Third Level – The third level is usually reserved for renounceable rights where the rights are transferable and can be traded in the market. The rights are being traded in the market for people who wants to dispose their entitled rights or who wants to get into the company by buying the rights from the market.
The 3 Groups of People
In this environment, you then belong to these few types of people.
First Group – People who are currently holding the existing mother shares:
If you are holding the mother shares, you can choose whether you want to continue holding until it goes ex-rights on the 2nd October or sell them in the open market like you usually did with your other position.
If you are choosing to hold until it goes ex-rights, you’d be entitled for 83 rights units for every 100 shares, then you have two further options.
The first option is to sell the rights when it commences trading in the market on the 9th October but keep the mother shares. Do note that doing this will give you dilution right away and your pro-forma yield will go down to almost 6.2% should you participate not to exercise the rights.
The second option is to exercise the rights during the exercise period and apply for excess rights as much as possible as this will favour those who wants to get more at a much discounted price.
Hint: If you are willing to go until this point, then you might as well whack and apply as much excess rights as you can as there are good chances that you can get a good amount of excess that other people are selling off.
Second Group – People who are not holding the mother shares but want to get some actions
There are a few options that you can take as well.
The first is buying the mother share before it goes ex-rights on the 2nd October and thus you will be entitled to the rights. You can then follow the first option above.
The second is simply buying the mother shares right after the whole episode is done and dusted.
This should set the tone how “low” the shares will go down in this particular exercise.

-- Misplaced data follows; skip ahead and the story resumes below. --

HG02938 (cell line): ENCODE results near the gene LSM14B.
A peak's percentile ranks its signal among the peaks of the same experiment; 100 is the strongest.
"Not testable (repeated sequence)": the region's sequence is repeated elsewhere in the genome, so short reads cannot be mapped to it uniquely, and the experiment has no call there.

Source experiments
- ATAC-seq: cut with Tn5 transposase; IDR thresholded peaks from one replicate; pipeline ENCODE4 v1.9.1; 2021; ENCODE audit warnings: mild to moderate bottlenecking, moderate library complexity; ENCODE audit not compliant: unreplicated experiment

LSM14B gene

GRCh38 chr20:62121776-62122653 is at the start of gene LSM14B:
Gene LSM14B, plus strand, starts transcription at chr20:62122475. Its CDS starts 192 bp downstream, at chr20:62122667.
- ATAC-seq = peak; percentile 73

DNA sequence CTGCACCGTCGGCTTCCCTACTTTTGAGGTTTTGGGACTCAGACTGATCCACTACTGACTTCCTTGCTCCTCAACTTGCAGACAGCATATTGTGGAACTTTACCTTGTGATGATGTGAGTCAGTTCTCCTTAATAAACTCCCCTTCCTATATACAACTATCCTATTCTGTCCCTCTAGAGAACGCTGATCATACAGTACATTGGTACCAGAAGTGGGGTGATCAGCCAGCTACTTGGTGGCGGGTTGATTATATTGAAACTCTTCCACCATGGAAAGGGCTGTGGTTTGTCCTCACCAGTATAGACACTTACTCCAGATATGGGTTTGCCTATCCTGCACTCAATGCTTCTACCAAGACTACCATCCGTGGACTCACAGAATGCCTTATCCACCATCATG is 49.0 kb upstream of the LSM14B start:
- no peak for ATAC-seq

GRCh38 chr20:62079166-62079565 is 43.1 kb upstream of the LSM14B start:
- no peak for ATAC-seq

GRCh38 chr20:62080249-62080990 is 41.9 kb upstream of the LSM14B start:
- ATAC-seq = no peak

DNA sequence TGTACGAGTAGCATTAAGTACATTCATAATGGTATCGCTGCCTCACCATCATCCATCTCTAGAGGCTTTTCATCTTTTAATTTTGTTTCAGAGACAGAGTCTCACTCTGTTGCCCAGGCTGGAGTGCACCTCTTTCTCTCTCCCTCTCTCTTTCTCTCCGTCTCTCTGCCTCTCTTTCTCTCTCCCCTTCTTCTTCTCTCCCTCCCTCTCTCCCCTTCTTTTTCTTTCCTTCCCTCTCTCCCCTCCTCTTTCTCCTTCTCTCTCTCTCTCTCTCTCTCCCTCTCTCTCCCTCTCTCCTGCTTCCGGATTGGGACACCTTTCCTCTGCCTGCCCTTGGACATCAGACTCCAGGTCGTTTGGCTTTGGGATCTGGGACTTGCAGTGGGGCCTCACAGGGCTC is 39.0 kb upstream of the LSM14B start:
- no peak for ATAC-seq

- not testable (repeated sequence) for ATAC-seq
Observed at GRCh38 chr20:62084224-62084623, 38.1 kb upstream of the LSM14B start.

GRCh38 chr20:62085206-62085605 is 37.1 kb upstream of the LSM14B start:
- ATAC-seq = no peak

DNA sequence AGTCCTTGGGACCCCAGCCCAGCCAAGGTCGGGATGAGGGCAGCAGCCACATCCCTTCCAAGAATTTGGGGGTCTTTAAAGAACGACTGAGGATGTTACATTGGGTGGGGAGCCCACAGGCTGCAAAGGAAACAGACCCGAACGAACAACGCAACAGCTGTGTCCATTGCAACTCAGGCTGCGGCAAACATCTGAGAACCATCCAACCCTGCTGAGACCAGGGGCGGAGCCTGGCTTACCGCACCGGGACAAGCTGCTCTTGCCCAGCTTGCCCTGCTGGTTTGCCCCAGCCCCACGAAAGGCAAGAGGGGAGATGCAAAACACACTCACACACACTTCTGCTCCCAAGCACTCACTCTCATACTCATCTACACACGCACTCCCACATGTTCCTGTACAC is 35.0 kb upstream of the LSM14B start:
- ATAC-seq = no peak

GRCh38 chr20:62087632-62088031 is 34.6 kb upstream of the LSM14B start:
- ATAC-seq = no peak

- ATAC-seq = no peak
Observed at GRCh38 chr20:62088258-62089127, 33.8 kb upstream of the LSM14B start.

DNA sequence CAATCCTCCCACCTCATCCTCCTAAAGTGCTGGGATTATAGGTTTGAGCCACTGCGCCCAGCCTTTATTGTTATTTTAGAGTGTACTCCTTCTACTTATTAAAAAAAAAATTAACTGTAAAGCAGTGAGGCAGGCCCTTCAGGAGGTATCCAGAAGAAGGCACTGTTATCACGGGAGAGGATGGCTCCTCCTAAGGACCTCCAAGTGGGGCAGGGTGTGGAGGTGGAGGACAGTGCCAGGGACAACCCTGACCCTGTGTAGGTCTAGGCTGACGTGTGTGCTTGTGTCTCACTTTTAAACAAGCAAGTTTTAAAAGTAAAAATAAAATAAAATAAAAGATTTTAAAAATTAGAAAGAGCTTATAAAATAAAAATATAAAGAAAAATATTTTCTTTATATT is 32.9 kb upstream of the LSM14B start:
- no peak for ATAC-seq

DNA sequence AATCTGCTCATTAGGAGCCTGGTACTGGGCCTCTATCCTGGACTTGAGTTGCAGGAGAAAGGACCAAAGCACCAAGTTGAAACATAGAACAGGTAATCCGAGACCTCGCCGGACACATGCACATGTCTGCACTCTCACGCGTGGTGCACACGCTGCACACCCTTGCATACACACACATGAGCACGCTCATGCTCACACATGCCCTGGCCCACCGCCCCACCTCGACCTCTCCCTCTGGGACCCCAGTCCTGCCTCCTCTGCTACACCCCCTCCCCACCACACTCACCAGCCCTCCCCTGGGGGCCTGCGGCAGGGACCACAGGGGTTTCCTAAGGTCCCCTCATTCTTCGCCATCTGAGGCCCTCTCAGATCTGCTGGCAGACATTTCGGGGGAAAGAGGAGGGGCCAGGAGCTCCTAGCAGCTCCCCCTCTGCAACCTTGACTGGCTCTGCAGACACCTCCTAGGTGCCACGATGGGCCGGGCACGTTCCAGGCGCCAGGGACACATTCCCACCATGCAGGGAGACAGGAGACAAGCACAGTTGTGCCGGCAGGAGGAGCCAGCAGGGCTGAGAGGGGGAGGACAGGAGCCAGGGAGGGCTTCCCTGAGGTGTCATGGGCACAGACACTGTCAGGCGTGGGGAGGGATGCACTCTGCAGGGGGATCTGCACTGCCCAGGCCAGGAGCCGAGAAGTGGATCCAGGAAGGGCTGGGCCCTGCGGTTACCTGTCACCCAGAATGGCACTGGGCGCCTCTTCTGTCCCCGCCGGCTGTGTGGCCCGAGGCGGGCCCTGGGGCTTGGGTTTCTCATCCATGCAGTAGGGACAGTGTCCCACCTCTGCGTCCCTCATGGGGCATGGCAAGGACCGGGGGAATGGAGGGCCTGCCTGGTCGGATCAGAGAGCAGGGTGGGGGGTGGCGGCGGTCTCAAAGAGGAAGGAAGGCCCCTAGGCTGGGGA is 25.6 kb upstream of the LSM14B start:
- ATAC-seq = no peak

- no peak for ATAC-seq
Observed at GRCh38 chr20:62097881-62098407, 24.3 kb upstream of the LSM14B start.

For a strong Reit, this usually does not work well as the share price would rebound back quickly but for this Reit I think the chances are good.
Third, you can dip toe into the market by buying the rights in the market which would allow you the rights to exercise the mother share at the rights price.
Third Group – People who wants to participate but don’t have enough funds to subscribe
You’d be surprised to learn that there are many people who doesn’t have sufficient funds when their respective Reits call for an equity fundraising activity.
Not to worry, if you are in this state, then you can either sell the rights in the market by choosing not to participate or you can use the method of “swallowing the tail”, a term used by philosopher in the past where you can see part of your current holdings, get some funds and then use them to subscribe to the rights offerings.
It’s still early days so there are plenty of time for you to think about how you can participate in this.
If you are lucky enough, there can be arbitrage opportunities in rights exercise or even if not, sometimes a very good opportunity might surface.
With the market going southwards and there are other better opportunities in the market, I will be foregoing on this one unless it becomes compelling to purchase by continuing its fall downwards.
Thanks for reading.